Wealthy people in 18th century Britain would pay people to live as hermits on their estates so they could show them off to friends.
The bizarre practice has been explained by Prof Gordon Campbell of the University of Leicester in his book The Hermit in the Garden: From Imperial Rome to Garden Gnome.
Campbell said that while the practice became popular in the 18th century among aristocrats, it can be traced to ancient Rome in Hadrian's villa near Tivoli.
Explaining the real-life garden gnomes, Campbell said it was very fashionable for wealthy landowners to commission architectural follies for their landscaped gardens, often including hermitages – which comprised of a small cottage, cave or gazebo.
In many cases, the estate owners would inhabit these hermitages with imaginary hermit: "Many hermits were imagined, so the hermitage would be stocked with some eyeglasses and some reading material for the use of a hermit who had perpetually stepped out for a moment," Campbell said.
"In the same spirit, we leave out sherry and biscuits for Santa, and some carrots for his reindeer."
However, in some cases, the hermits were real: "One needed an estate and a taste for restrained ostentation, and one could certainly show off one's hermit to visitors.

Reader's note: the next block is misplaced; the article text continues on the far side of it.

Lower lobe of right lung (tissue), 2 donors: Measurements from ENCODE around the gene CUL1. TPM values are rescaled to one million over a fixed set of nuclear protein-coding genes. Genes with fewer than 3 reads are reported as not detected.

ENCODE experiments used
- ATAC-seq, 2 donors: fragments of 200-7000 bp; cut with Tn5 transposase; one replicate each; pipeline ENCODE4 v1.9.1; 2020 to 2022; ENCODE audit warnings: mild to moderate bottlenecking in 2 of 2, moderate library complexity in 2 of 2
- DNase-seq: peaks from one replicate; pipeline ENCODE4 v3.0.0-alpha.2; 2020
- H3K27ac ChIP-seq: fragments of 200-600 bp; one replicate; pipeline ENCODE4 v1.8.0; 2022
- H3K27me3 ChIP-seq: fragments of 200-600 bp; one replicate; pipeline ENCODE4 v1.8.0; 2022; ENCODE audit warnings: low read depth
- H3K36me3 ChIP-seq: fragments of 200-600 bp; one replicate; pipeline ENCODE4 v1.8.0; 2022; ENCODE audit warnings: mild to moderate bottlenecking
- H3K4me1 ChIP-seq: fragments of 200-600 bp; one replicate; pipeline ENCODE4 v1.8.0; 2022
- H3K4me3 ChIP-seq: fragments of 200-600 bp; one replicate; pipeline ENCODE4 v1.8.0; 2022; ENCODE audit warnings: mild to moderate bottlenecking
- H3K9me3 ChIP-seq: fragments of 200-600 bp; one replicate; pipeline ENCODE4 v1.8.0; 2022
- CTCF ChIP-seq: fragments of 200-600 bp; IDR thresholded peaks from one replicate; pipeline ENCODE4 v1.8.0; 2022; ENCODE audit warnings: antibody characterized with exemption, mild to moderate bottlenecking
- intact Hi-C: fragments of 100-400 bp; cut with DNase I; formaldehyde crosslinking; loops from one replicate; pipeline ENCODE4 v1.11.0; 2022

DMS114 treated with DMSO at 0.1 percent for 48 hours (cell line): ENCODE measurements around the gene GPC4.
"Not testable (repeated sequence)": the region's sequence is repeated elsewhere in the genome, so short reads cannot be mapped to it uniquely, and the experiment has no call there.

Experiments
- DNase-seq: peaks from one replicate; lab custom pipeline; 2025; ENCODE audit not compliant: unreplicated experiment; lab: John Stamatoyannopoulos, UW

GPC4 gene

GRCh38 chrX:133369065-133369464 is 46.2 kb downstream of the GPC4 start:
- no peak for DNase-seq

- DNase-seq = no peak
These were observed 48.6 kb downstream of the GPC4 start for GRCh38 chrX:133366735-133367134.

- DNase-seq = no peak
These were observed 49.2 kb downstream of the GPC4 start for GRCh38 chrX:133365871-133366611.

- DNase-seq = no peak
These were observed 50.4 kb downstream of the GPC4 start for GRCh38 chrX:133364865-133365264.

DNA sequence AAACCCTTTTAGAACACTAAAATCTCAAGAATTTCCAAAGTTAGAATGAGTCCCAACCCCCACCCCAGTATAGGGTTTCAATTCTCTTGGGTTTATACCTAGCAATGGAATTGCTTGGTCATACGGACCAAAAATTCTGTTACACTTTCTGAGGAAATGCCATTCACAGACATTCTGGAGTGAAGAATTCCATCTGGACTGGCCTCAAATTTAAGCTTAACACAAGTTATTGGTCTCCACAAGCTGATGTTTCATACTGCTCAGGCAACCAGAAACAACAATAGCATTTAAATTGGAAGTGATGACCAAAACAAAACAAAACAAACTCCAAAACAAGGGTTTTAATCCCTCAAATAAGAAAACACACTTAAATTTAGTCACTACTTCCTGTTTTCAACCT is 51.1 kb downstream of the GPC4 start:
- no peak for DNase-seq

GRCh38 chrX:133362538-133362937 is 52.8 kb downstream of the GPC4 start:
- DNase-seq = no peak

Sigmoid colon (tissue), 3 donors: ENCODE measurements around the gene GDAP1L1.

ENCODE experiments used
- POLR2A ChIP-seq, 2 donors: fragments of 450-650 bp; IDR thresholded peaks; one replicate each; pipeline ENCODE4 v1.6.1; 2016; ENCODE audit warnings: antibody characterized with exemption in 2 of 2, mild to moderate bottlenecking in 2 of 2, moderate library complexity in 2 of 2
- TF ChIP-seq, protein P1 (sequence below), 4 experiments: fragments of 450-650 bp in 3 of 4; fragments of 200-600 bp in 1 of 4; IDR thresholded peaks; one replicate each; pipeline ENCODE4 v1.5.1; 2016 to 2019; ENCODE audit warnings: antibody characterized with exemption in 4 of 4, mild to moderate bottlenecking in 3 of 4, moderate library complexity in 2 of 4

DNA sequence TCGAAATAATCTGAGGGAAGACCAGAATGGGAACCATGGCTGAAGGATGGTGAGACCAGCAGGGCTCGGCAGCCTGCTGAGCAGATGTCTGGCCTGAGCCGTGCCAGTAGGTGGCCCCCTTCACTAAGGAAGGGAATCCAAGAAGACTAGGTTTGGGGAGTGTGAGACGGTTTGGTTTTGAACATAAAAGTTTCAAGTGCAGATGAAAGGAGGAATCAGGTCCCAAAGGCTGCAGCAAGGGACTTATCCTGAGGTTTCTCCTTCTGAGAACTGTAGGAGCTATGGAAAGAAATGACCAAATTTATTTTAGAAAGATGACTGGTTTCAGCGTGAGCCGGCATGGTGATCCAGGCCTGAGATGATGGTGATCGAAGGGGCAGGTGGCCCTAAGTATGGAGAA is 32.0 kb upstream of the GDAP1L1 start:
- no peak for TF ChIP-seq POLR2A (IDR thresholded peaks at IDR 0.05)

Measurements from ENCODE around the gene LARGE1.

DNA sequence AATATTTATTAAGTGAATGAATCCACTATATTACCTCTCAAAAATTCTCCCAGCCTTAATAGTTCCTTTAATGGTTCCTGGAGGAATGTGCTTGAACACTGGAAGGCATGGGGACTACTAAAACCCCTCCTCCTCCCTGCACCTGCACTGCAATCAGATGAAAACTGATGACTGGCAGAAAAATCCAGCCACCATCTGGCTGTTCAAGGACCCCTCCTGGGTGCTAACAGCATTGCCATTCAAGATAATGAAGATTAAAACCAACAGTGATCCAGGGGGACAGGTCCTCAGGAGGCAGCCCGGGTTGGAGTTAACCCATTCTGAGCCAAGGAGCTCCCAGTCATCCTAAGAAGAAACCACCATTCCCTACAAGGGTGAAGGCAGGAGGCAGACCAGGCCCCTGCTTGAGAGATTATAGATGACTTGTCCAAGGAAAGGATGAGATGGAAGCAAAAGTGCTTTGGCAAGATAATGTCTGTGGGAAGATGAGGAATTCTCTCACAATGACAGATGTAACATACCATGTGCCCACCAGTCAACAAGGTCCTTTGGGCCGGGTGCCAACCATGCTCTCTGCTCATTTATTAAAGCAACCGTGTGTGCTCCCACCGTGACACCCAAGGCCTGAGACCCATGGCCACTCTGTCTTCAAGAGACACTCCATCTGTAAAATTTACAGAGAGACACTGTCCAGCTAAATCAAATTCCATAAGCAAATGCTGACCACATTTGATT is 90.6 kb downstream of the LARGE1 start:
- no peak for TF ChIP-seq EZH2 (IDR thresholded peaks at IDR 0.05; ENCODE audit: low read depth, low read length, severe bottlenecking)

"Hermits were often hired for seven years, required to refrain from cutting their hair or washing and had to live austerely. They could receive up to £600 in return, enough to never work again.
"It meant that the busy CEO could outsource his melancholy, contemplative side, embodying it in a hermit for hire. The ideal of living frugally did not therefore inhibit the good life. It's a bit like bankers carving turkeys for the homeless on Christmas Day."
Campbell said that wealthy people were motivated to hire a hermit to satisfy their "melancholy" – to make themselves feel better about their indulgent lifestyles.
"In the eighteenth century, melancholy became highly desirable but the cult of pleasing melancholy has since disappeared. We now refer to the mental state as depression, and that is a clinical condition that is anything but pleasing.
"This idea that melancholy could be profound was not new in the eighteenth century. Hamlet's preference for dressing entirely in black is not meant to be a fashion statement, but rather than indication of his melancholy, and the implication of that state of mind was emotional depth."